Intended for healthcare professionals

Research Article

Outbreak of trichinosis near Paris.

Br Med J 1979; 1 doi: (Published 21 April 1979) Cite this as: Br Med J 1979;1:1047
  1. P Bourée,
  2. J B Bouvier,
  3. J Passeron,
  4. P Galanaud,
  5. J Dormont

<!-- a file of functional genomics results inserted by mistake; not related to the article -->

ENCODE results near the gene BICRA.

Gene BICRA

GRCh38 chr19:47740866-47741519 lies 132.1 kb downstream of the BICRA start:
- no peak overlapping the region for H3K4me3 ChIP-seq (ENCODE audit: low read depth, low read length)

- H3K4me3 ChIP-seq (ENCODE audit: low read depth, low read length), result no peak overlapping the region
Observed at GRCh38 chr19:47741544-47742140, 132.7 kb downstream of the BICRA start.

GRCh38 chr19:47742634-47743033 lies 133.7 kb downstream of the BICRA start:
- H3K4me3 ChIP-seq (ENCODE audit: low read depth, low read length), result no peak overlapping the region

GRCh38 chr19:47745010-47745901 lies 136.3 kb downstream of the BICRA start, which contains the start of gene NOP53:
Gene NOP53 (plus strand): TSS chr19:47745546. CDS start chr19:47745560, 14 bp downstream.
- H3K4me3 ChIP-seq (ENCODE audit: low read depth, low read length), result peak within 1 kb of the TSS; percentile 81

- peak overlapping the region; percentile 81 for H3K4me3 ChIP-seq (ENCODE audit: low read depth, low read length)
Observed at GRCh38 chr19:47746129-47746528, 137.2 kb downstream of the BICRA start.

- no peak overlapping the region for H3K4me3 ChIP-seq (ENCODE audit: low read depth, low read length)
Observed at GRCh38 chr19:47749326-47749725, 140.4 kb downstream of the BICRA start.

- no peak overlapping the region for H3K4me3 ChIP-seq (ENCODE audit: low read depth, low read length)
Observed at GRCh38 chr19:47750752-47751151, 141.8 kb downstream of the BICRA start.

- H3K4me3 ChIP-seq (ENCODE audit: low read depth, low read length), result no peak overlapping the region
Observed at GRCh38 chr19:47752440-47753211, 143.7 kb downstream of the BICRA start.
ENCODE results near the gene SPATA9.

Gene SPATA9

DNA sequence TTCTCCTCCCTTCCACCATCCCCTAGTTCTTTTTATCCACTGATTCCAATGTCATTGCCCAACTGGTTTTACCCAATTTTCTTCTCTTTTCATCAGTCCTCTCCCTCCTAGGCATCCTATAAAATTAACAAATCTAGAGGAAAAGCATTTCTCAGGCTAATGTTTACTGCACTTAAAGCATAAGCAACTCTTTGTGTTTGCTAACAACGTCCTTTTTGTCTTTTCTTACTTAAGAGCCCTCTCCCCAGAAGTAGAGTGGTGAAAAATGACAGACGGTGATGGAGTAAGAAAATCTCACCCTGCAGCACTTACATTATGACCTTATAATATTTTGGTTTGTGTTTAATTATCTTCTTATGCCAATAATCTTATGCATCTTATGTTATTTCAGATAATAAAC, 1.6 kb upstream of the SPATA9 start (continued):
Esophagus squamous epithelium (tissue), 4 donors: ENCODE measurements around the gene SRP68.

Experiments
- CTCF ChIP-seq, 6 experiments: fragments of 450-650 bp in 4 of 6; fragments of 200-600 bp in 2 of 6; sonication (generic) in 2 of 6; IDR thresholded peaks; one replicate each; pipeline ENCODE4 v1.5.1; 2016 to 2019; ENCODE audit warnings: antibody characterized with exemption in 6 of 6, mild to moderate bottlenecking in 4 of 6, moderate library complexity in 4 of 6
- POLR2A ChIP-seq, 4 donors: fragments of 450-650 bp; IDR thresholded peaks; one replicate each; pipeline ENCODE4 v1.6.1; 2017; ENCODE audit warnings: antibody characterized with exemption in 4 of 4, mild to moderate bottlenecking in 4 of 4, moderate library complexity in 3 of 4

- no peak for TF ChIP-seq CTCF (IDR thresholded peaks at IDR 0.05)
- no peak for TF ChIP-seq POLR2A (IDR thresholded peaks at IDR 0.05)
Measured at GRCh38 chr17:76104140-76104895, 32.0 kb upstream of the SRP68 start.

A localised outbreak of trichinosis occurred in January 1976 in the southern suburbs of Paris. A total fo 125 cases was recorded including 30 children. The prominent symptoms were oedema of the face or eyelids, fever, and myalgia; diarrhoea was unusual and constipation common. An increased blood eosinophil count and raised serum concentrations of muscular enzymes strongly indicated trichinosis. This diagnosis was confirmed later immunologically. The parasite was found in only three out of 32 muscle biopsy specimens but this investigation was made relatively early in the disease. No deaths occurred. In all cases clinical recovery was fast and serum antibody titres were maximum during the first month and decreased slowly. The disease was milder and the recovery faster in children than adults. Epidemiological study suggested that horse meat was responsible for the infection, though no meat could be examined.